So, that's the address bar where you type in the address of the web pages you want to visit. The other thing I want to mention about the address bar right now is that this is also where you find the button to reload or refresh the page which is the circular arrow to the right of the field. If you need to reload the page, maybe you want to see if it's been updated since you last loaded it, just tap the Reload button. Notice while the page is loading, the Reload button turns into an X which is the Stop button. You can tap the Stop button to stop the page from loading. Lastly, when you tap into the Address bar to type in a new address, notice we have an X in a circle here.

That's the button to clear the entire address field, so you have an empty field to type in, without having to hold down the Delete button. But I do want to stay on this page for the moment, so I'll tap Cancel. All right. So, that's the Address bar. To the right of that is the Search bar. By default, Safari uses Google as its built-in search engine. So, any term, or phrase you type into the Search field will be submitted through Google. Let's tap in the Search field, and let's search for me, Garrick Chow. And I'll tap Search. Now, notice in the address bar that we're looking at the search results at Google.com.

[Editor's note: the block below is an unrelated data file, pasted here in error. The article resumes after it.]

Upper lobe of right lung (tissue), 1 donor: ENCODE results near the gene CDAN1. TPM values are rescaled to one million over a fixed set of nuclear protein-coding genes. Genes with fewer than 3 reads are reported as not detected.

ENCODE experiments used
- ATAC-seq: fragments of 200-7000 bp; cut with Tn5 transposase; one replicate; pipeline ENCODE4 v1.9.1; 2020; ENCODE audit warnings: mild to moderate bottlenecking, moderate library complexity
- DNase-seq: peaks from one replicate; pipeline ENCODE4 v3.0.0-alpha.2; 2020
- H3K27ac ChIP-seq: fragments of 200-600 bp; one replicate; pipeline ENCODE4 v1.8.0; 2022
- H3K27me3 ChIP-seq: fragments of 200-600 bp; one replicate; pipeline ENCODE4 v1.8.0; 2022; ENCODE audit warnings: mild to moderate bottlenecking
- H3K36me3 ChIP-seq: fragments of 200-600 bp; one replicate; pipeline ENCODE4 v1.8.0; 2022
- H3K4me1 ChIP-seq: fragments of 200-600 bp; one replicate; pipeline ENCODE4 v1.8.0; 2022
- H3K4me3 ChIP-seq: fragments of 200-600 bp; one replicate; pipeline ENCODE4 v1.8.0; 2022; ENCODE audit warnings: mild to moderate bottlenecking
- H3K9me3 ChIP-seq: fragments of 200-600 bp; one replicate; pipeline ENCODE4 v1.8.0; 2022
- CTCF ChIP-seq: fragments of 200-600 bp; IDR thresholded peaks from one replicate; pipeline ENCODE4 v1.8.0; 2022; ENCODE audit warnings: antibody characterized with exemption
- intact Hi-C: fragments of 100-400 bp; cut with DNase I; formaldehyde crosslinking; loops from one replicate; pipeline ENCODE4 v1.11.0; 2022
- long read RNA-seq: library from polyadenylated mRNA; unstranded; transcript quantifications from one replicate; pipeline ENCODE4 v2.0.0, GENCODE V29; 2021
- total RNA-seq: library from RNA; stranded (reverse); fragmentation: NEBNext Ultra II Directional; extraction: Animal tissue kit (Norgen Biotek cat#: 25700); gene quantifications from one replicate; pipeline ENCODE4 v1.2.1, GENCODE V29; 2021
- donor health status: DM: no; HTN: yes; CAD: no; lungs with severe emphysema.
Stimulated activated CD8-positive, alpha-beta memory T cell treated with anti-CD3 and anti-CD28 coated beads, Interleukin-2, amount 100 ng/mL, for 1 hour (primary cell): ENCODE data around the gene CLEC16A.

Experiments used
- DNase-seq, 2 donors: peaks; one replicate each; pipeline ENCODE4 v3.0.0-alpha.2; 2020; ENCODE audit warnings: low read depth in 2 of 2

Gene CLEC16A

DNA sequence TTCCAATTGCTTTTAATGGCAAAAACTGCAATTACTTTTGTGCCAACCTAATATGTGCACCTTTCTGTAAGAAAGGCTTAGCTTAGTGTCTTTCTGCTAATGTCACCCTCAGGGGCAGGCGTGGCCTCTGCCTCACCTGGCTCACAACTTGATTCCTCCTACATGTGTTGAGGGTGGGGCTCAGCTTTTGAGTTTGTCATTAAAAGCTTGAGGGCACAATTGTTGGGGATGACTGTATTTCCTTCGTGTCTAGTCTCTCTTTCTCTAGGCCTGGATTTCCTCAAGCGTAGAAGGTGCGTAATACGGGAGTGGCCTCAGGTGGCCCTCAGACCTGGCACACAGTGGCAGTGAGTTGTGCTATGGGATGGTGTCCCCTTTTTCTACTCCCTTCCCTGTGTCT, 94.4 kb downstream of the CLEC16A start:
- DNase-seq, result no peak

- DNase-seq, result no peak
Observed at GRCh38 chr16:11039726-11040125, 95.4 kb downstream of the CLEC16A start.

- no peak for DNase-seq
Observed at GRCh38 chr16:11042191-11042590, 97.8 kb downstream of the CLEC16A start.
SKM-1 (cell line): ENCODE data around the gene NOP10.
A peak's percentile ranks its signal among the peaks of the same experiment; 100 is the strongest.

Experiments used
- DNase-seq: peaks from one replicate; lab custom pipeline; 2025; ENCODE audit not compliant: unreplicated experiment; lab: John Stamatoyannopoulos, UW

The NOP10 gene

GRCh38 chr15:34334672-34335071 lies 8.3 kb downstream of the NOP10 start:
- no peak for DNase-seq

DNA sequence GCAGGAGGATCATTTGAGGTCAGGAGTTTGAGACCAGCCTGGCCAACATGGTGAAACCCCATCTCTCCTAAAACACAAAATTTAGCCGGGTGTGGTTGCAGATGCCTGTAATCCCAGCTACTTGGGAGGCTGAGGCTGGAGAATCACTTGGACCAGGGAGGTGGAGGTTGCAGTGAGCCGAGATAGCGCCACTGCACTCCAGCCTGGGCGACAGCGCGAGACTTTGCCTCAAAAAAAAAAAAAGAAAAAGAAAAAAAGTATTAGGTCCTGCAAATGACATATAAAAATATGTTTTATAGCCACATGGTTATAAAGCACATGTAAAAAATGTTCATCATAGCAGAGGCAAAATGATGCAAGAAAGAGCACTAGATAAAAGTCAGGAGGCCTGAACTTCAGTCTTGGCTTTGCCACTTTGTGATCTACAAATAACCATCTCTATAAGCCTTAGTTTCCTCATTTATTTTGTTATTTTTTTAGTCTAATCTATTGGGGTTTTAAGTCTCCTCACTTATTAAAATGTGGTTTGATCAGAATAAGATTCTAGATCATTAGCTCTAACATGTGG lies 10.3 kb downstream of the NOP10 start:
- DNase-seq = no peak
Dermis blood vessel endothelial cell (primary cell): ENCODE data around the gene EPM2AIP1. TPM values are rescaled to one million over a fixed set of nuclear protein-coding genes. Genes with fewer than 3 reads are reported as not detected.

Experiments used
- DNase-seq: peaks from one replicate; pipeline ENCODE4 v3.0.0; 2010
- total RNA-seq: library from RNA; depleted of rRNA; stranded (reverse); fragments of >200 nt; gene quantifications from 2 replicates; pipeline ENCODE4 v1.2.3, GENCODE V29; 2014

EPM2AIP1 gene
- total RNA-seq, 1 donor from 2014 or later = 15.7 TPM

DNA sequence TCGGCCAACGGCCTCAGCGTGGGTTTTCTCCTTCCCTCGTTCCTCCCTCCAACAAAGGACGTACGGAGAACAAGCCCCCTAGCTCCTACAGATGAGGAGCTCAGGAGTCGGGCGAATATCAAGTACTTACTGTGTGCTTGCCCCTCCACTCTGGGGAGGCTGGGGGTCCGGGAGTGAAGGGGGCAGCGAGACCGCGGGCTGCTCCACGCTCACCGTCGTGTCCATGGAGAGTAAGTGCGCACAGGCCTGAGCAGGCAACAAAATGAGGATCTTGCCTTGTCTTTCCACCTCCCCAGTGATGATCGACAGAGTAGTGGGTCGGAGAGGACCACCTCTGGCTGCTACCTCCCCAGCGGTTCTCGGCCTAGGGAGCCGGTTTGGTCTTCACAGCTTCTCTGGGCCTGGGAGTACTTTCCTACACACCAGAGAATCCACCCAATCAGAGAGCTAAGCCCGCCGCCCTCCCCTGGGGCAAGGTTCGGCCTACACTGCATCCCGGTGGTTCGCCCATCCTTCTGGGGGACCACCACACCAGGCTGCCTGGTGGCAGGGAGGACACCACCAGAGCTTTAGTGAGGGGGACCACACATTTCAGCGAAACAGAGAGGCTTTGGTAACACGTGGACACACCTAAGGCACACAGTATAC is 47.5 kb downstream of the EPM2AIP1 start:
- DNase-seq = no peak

Google is one of the many websites that recognizes when you're visiting your site on an iPhone or iPod touch, and then presents you with the page formatted to look good on your device. Notice I don't have to scroll left or right to view my results. I just scroll up and down. I can see here that lynda.com shows up as one of my top results. To visit any link on a web page, just tap it. Now, we're looking at my page on lynda.com. Let's go to the homepage. lynda.com has been optimized to detect mobile browsers, so it defaults to our mobile site on the iPhone.

Also, like many sites with mobile versions, we offer you the ability to switch to the full site. Now, it's not very easy to read the page at this size, most web pages are designed to be viewed on computer monitors, which are wider than they are tall, and we're currently browsing on the iPhone in Portrait orientation. You might find it easier to flip the phone to Landscape to view the web page. That makes things a little easier to read. The only thing about Landscape mode is you might find it more difficult to comfortably hold the phone, or iPod touch in Landscape than in Portrait.